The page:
International expansion can present various tax-related challenges, such as double taxation, indirect taxes, exchange rate volatility, and confusing tax codes. Organizations with overseas operations also have to juggle tax compliance and tax planning. While the former helps your company conform to relevant tax laws, the latter utilizes legal strategies to maximize tax savings. We’ve compiled some key tax planning and compliance topics that most multinational businesses must take into account.
Common International Tax Planning Considerations
Your organization’s business structure plays a significant role in determining how much tax you will pay. A multinational company might be exposed to additional layers of taxation in addition to U.S. corporate tax. Apart from existing regulations, it’s crucial to understand intended tax code changes in overseas jurisdictions.
Tax considerations can influence decisions on whether to launch international operations as a separate corporation or branch. This decision also determines how efficiently you can transfer earnings to the parent company. A typical tax planning strategy is to create holding companies, subsidiaries, foundations, joint ventures, or trusts in various tax-friendly countries.
Other international tax planning considerations include:
1. Inbound Tax Compliance
This aspect of tax planning applies to foreign companies looking to set up operations in the U.S. It ensures proper business registration with relevant state and federal authorities, compliance with filing requirements, and assessment of potential taxes on foreign investment income.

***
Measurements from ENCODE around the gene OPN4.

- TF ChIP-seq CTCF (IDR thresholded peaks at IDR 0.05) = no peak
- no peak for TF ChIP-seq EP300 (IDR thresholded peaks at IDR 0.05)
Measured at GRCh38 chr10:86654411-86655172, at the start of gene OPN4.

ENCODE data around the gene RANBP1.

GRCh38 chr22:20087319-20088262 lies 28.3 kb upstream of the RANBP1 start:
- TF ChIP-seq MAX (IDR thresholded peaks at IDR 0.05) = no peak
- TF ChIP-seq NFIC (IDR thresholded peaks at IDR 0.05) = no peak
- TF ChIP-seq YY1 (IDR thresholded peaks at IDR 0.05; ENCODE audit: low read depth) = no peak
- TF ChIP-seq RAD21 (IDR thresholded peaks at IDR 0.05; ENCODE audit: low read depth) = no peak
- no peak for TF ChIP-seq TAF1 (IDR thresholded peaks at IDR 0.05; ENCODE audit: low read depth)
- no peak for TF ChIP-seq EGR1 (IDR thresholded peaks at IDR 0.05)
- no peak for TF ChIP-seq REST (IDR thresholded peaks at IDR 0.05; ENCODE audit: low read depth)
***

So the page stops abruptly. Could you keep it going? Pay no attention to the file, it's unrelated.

2. International Reporting
Accurate financial reporting is essential to tax compliance and planning. However, the requirements vary depending on the countries involved and the type of transactions. Your tax planning strategies must comply with The Foreign Account Tax Compliance Act (FATCA) and Bank Secrecy Act’s reporting guidelines.
3. Passive Foreign Investment
Some foreign companies specialize in generating royalties, rent, dividends, interest, and other types of passive income. The IRS has special rules for Passive Foreign Investment Companies (PFICs) designed to discourage deferring taxes on these earnings. In addition to high marginal tax rates, non-compliance attracts punitive penalties.
4. Cash Repatriation
Successful international investments usually translate to cash buildups in foreign jurisdictions, which must eventually be returned to the parent company in U.S. dollars. Your company can make significant tax savings depending on the time and method of repatriation. Popular options include repatriation via dividends, loans, royalties, and management fees charged to foreign subsidiaries.
5. Transfer Pricing
Transfer pricing refers to fees charged for services between affiliates or subsidiaries of a multinational. The IRS requires companies to charge market rates for transactions between divisions of the same entity. Transfer pricing can result in tax savings depending on its execution. One tax planning strategy involves divisions in high-tax jurisdictions paying higher rates for intercompany transactions and vice versa.
6. International Tax Treaties
Effective international business tax planning tax advantage of friendly clauses in international treaties to minimize a corporation’s overall tax burden. Favorable tax agreements between nations can help eliminate double taxation, implement efficient financing, and maximize information exchange between tax authorities in participating countries.
International business tax planning is vital to the success of any company’s overseas expansion. This complex accounting area requires a deep understanding of international tax laws, financial reporting standards, employment contracts, and tax treaties. Before opening an overseas branch, it’s advisable to consult an accountant who specializes in international taxation.